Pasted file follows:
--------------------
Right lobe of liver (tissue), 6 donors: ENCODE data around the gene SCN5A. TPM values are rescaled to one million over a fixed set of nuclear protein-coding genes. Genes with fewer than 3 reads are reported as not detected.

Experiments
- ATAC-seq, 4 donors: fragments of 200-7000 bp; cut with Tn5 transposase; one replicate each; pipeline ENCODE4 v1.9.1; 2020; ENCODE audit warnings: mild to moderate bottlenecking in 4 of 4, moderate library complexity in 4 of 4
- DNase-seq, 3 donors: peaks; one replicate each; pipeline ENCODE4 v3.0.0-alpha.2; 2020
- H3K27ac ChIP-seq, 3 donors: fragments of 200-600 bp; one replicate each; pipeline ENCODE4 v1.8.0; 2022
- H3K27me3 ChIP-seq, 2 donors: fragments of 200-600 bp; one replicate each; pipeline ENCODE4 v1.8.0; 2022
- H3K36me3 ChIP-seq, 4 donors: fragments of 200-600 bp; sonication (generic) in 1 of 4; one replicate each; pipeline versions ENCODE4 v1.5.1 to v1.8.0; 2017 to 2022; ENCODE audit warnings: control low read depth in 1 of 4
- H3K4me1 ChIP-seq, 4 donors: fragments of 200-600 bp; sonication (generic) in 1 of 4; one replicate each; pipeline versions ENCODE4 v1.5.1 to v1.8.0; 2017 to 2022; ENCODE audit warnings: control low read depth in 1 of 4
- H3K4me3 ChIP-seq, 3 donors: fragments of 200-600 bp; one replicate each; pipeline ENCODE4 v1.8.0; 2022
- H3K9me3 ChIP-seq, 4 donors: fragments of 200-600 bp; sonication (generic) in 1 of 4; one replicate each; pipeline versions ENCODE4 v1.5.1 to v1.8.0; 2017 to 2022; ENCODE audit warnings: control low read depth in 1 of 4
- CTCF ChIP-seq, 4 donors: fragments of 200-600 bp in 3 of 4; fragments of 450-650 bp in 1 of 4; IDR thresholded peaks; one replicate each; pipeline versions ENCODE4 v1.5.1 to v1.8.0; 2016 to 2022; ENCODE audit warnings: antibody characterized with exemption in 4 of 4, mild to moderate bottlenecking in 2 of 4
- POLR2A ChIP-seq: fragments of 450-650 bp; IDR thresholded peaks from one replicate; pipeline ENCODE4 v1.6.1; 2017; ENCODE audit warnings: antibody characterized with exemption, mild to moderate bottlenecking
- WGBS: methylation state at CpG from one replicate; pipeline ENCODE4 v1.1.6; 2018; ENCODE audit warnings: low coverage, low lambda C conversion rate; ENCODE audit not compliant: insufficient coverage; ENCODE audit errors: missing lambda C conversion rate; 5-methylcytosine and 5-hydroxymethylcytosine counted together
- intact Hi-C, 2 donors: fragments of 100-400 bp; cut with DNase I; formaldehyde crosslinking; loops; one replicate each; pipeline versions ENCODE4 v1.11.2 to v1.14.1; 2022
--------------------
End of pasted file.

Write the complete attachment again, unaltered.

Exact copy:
Right lobe of liver (tissue), 6 donors: ENCODE data around the gene SCN5A. TPM values are rescaled to one million over a fixed set of nuclear protein-coding genes. Genes with fewer than 3 reads are reported as not detected.

Experiments
- ATAC-seq, 4 donors: fragments of 200-7000 bp; cut with Tn5 transposase; one replicate each; pipeline ENCODE4 v1.9.1; 2020; ENCODE audit warnings: mild to moderate bottlenecking in 4 of 4, moderate library complexity in 4 of 4
- DNase-seq, 3 donors: peaks; one replicate each; pipeline ENCODE4 v3.0.0-alpha.2; 2020
- H3K27ac ChIP-seq, 3 donors: fragments of 200-600 bp; one replicate each; pipeline ENCODE4 v1.8.0; 2022
- H3K27me3 ChIP-seq, 2 donors: fragments of 200-600 bp; one replicate each; pipeline ENCODE4 v1.8.0; 2022
- H3K36me3 ChIP-seq, 4 donors: fragments of 200-600 bp; sonication (generic) in 1 of 4; one replicate each; pipeline versions ENCODE4 v1.5.1 to v1.8.0; 2017 to 2022; ENCODE audit warnings: control low read depth in 1 of 4
- H3K4me1 ChIP-seq, 4 donors: fragments of 200-600 bp; sonication (generic) in 1 of 4; one replicate each; pipeline versions ENCODE4 v1.5.1 to v1.8.0; 2017 to 2022; ENCODE audit warnings: control low read depth in 1 of 4
- H3K4me3 ChIP-seq, 3 donors: fragments of 200-600 bp; one replicate each; pipeline ENCODE4 v1.8.0; 2022
- H3K9me3 ChIP-seq, 4 donors: fragments of 200-600 bp; sonication (generic) in 1 of 4; one replicate each; pipeline versions ENCODE4 v1.5.1 to v1.8.0; 2017 to 2022; ENCODE audit warnings: control low read depth in 1 of 4
- CTCF ChIP-seq, 4 donors: fragments of 200-600 bp in 3 of 4; fragments of 450-650 bp in 1 of 4; IDR thresholded peaks; one replicate each; pipeline versions ENCODE4 v1.5.1 to v1.8.0; 2016 to 2022; ENCODE audit warnings: antibody characterized with exemption in 4 of 4, mild to moderate bottlenecking in 2 of 4
- POLR2A ChIP-seq: fragments of 450-650 bp; IDR thresholded peaks from one replicate; pipeline ENCODE4 v1.6.1; 2017; ENCODE audit warnings: antibody characterized with exemption, mild to moderate bottlenecking
- WGBS: methylation state at CpG from one replicate; pipeline ENCODE4 v1.1.6; 2018; ENCODE audit warnings: low coverage, low lambda C conversion rate; ENCODE audit not compliant: insufficient coverage; ENCODE audit errors: missing lambda C conversion rate; 5-methylcytosine and 5-hydroxymethylcytosine counted together
- intact Hi-C, 2 donors: fragments of 100-400 bp; cut with DNase I; formaldehyde crosslinking; loops; one replicate each; pipeline versions ENCODE4 v1.11.2 to v1.14.1; 2022